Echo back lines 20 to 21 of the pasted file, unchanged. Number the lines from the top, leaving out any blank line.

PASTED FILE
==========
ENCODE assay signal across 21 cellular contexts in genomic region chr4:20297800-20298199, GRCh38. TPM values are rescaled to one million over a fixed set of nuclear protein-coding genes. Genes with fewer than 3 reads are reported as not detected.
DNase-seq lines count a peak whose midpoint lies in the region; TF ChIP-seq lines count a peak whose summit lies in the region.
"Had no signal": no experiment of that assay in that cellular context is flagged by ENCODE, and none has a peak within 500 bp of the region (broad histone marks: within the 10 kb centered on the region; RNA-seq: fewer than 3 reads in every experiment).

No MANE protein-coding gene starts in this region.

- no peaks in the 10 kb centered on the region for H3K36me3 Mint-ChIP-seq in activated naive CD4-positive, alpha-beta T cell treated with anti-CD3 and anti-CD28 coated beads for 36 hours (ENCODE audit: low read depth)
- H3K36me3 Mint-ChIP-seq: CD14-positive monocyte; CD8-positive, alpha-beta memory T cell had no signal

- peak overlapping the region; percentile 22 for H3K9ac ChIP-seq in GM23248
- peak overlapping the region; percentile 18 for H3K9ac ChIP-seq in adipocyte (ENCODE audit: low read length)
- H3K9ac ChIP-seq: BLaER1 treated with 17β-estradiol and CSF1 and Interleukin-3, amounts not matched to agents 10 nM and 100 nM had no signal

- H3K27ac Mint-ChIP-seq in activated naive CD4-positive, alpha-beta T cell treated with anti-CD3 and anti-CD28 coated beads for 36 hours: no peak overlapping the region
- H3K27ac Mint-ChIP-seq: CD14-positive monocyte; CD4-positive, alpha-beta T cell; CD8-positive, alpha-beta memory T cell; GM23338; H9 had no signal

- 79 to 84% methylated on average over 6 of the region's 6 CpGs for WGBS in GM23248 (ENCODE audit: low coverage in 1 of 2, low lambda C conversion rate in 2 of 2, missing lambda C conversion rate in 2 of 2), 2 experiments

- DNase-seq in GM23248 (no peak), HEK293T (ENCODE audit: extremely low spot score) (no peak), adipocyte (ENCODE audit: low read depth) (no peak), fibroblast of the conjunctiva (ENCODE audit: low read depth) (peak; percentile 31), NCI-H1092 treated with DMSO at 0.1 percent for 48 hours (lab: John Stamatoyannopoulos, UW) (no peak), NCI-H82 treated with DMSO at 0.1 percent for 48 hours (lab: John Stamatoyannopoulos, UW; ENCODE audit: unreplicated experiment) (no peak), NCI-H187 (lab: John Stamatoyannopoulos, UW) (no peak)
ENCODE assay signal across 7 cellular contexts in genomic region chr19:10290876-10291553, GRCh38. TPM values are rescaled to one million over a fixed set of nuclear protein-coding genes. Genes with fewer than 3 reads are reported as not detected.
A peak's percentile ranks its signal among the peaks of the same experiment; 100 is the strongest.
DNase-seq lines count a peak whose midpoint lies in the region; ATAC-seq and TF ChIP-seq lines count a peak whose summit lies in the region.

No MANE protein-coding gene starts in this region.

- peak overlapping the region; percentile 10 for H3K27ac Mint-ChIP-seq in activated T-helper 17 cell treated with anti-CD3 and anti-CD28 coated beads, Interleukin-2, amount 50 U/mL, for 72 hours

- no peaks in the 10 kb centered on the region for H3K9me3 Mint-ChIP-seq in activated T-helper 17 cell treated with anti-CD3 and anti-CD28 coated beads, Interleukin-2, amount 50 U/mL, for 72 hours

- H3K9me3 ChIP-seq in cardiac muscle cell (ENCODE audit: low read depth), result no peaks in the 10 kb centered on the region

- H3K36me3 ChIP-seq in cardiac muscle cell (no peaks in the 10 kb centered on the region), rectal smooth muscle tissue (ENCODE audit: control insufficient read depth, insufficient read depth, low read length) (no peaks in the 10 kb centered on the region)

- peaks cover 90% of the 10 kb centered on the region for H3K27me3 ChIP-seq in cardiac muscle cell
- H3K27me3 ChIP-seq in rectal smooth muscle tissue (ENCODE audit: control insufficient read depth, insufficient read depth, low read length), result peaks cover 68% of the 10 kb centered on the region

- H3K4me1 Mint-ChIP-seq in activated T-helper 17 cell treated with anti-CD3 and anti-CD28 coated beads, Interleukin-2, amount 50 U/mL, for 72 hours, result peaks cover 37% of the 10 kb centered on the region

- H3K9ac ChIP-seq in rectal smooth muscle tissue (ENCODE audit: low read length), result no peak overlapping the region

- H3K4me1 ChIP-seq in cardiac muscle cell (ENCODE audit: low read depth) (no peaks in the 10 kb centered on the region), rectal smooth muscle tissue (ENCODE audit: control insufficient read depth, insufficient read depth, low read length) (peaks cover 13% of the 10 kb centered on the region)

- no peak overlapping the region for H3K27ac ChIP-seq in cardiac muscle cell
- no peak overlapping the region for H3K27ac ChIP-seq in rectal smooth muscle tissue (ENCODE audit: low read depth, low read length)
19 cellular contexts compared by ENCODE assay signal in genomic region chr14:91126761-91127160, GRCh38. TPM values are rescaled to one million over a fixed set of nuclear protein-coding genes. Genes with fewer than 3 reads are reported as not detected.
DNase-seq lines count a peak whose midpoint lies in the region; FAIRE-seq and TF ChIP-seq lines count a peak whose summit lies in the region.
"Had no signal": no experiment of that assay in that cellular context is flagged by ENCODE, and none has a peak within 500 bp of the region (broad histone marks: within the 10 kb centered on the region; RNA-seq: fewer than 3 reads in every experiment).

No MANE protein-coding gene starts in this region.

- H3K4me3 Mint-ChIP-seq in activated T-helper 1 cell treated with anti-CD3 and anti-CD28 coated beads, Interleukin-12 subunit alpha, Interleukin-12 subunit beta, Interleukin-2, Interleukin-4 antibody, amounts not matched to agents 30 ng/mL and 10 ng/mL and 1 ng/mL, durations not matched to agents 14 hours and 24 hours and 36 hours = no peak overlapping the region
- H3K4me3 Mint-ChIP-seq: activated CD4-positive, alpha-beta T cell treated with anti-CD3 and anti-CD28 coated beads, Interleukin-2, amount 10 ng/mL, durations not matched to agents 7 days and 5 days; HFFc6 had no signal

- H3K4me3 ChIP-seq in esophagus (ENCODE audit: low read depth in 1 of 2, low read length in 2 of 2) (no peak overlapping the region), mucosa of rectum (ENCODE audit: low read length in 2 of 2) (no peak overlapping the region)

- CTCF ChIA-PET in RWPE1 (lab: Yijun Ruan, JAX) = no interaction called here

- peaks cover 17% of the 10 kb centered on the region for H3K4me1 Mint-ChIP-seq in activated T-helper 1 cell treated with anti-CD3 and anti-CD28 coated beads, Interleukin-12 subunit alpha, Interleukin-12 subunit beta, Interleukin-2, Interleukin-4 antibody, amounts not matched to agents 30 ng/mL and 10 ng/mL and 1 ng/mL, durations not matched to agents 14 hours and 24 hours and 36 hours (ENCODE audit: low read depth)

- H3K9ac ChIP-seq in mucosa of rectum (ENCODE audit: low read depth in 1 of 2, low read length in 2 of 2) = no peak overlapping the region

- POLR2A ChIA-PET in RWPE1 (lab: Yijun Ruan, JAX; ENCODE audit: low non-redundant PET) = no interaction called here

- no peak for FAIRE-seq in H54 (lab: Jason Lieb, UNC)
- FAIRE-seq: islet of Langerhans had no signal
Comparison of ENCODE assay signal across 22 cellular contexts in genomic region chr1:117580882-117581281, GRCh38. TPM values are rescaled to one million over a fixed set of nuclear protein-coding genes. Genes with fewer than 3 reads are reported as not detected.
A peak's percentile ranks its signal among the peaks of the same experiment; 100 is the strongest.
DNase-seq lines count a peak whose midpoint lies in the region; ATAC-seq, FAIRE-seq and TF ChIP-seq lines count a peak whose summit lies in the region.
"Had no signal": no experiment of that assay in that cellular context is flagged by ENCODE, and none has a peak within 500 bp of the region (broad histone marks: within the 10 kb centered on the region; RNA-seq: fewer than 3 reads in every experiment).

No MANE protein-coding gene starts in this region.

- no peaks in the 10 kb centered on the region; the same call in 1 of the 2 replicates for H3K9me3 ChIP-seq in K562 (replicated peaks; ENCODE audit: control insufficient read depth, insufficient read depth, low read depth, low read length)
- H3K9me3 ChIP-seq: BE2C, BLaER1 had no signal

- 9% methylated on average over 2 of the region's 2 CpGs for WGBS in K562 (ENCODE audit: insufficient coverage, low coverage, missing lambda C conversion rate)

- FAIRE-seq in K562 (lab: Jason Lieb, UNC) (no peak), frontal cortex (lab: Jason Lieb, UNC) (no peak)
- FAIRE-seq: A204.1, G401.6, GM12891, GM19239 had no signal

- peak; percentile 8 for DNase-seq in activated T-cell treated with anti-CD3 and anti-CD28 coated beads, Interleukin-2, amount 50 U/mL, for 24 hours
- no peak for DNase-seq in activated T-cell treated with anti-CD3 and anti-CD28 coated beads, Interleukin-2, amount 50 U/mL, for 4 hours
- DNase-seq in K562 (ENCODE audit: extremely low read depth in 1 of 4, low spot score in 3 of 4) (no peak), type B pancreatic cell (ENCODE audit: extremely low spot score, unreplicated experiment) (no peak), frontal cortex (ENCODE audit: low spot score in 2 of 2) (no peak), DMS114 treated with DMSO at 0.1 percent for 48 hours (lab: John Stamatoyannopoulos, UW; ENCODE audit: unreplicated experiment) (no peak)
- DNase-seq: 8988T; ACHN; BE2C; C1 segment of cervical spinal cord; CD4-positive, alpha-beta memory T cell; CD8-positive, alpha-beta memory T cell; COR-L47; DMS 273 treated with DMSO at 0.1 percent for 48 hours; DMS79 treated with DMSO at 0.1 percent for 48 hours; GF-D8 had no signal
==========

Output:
- H3K9me3 ChIP-seq in cardiac muscle cell (ENCODE audit: low read depth), result no peaks in the 10 kb centered on the region

- H3K36me3 ChIP-seq in cardiac muscle cell (no peaks in the 10 kb centered on the region), rectal smooth muscle tissue (ENCODE audit: control insufficient read depth, insufficient read depth, low read length) (no peaks in the 10 kb centered on the region)